The message boards have been flooded with posts about the impact of Justin Davis' injury and absence on Stanford's postseason hopes. At this point, nobody knows for certain how Davis' knee will respond over the coming weeks and how close he will be to his former self when the NCAA tournament commences March 18.
Regardless of when Davis returns and whether he's close to 100% for the postseason, the one certainty is that the Cardinal will be without his services for the next few weeks. Therefore, the immediate question is how the senior power forward's absence will impact the team down the regular season stretch?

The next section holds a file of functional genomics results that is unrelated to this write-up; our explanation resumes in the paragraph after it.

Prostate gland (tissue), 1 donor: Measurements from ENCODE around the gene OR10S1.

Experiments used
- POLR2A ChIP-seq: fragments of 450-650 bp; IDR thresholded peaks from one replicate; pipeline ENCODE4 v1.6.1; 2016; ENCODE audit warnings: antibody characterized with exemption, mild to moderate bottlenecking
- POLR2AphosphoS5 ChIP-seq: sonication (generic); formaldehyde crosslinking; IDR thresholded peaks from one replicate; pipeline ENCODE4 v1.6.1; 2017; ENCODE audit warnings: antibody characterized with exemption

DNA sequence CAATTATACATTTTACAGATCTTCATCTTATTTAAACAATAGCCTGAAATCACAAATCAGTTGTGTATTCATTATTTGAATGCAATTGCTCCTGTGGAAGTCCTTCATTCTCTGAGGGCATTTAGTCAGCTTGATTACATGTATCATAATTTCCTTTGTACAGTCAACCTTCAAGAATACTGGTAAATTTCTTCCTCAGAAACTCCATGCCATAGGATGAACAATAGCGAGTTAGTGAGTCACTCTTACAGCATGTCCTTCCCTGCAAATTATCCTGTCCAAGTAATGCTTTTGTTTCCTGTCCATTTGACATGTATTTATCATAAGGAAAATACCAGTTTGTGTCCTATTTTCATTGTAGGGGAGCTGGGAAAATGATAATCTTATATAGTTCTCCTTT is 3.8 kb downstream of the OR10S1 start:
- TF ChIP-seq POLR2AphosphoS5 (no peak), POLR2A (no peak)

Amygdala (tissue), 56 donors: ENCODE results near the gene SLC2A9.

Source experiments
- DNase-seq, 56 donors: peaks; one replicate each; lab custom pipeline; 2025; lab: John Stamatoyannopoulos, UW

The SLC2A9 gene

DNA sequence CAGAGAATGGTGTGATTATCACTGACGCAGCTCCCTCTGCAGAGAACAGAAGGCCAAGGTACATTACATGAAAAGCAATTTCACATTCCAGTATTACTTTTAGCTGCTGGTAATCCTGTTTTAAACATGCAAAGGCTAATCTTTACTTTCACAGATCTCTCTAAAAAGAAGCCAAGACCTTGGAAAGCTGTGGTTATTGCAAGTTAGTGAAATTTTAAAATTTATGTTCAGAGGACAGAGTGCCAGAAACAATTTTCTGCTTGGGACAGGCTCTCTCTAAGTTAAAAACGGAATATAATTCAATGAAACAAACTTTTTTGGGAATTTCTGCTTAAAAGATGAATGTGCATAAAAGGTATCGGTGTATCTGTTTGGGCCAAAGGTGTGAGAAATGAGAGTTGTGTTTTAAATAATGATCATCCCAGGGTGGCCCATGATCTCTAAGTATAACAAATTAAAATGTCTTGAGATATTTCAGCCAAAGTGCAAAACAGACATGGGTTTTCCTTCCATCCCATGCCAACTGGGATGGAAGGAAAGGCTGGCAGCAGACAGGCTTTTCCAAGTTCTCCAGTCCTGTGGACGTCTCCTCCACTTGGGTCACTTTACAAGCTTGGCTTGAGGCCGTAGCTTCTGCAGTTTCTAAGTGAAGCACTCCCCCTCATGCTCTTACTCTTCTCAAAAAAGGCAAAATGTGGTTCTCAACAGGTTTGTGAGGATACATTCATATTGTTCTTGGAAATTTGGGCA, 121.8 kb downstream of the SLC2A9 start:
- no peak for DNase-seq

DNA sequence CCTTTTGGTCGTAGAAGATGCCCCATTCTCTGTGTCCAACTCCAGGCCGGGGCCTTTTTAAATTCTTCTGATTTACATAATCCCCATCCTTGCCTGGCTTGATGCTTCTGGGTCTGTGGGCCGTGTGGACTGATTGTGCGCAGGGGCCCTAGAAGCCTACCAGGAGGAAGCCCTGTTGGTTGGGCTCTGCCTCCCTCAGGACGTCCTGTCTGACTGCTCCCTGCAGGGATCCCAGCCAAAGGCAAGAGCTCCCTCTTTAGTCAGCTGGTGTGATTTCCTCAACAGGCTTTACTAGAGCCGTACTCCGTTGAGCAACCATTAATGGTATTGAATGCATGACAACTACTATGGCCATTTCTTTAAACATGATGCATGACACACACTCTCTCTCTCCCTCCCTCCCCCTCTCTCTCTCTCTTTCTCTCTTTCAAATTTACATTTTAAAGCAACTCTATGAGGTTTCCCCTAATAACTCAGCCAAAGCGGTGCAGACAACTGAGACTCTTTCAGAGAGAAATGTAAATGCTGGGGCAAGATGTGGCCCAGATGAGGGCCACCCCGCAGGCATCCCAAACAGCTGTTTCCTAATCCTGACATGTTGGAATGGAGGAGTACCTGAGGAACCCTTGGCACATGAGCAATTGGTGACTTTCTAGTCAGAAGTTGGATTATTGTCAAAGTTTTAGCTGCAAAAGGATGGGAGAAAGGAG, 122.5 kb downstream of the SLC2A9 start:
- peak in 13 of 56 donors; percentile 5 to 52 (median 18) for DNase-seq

1. Davis' minutes at the power forward position will be filled by a combination of players. It's tempting to look at the impact on Stanford's lineup by simply comparing how Matt Haryasz, Davis' replacement in the starting lineup, will fare in the minutes that would have been logged by Davis. But that is too simplistic an analysis. Even before Davis' injury, Haryasz was averaging about 16 minutes per game, while Davis was averaging about 22. Clearly, Haryasz will only take up a portion of the minutes that the injured senior would have played. (Against Oregon, he played 33 minutes.) Joe Kirchofer is likely to see his minutes increase almost as dramatically as Haryasz'. Expect Nick Robinson to log more than the occasional minute or two at the power forward position, as well, and I wouldn't be surprised to see Mike Montgomery utilize Josh Childress at the four on some rare occasions when the matchups favor a small (three guard) lineup.